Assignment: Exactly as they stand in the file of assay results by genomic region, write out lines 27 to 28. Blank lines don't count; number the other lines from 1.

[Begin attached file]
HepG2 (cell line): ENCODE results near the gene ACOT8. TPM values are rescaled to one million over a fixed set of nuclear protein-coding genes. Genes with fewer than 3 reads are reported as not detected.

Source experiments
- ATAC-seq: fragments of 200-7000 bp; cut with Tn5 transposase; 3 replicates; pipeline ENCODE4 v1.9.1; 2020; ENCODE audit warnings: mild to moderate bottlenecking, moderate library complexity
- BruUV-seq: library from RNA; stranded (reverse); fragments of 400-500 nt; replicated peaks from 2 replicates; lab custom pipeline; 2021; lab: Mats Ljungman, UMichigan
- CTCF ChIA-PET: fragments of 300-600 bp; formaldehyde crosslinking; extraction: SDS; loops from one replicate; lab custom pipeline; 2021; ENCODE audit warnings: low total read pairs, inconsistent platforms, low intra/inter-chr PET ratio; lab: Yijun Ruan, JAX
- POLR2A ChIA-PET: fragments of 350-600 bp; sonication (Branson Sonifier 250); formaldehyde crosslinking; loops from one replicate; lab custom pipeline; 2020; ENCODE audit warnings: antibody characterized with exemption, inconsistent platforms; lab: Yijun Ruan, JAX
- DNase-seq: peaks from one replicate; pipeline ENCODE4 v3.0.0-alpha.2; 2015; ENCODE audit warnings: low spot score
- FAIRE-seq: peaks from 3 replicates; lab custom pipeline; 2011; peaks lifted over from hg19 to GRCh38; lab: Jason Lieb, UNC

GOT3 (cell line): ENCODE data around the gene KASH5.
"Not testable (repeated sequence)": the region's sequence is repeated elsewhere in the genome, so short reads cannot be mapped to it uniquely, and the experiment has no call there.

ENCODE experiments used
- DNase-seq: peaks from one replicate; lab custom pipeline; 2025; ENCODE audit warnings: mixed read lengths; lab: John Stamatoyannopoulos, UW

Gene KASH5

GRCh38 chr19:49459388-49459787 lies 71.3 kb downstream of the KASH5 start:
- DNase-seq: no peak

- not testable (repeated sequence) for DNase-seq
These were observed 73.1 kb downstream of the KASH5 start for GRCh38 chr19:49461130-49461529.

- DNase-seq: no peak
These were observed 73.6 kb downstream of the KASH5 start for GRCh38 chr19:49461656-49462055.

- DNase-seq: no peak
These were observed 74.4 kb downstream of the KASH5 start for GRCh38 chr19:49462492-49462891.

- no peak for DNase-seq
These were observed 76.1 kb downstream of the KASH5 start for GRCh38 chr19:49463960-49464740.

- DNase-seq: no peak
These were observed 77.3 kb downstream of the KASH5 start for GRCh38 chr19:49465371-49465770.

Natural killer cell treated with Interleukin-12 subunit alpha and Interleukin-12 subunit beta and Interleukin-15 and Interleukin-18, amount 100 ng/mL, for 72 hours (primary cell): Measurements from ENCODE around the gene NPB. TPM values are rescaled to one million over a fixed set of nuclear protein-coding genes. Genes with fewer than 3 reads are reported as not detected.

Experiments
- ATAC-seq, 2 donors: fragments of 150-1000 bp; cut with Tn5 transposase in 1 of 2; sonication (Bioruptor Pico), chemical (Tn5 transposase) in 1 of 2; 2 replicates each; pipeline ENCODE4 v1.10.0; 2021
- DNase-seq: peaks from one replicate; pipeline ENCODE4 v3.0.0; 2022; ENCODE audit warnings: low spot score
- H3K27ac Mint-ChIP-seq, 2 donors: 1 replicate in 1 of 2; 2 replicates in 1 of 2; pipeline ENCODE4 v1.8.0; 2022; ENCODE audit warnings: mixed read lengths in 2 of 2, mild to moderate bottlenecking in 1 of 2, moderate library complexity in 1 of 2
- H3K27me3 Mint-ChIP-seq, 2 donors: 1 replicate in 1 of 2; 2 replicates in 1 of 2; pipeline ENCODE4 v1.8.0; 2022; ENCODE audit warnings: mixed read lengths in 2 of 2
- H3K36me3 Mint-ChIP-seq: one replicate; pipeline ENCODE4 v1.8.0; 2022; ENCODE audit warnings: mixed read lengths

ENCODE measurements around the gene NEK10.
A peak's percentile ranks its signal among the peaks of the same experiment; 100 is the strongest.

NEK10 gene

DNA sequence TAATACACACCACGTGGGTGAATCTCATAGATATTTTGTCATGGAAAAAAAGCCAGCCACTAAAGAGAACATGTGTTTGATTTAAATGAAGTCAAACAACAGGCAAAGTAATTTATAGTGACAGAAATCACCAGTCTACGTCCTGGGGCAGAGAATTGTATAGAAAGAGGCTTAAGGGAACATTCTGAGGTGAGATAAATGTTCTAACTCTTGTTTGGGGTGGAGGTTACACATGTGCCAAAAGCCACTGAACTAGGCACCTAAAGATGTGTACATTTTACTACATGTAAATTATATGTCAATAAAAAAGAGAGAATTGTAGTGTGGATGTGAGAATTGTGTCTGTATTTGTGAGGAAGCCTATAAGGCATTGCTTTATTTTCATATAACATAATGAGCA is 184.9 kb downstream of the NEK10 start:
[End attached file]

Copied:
Experiments
- ATAC-seq, 2 donors: fragments of 150-1000 bp; cut with Tn5 transposase in 1 of 2; sonication (Bioruptor Pico), chemical (Tn5 transposase) in 1 of 2; 2 replicates each; pipeline ENCODE4 v1.10.0; 2021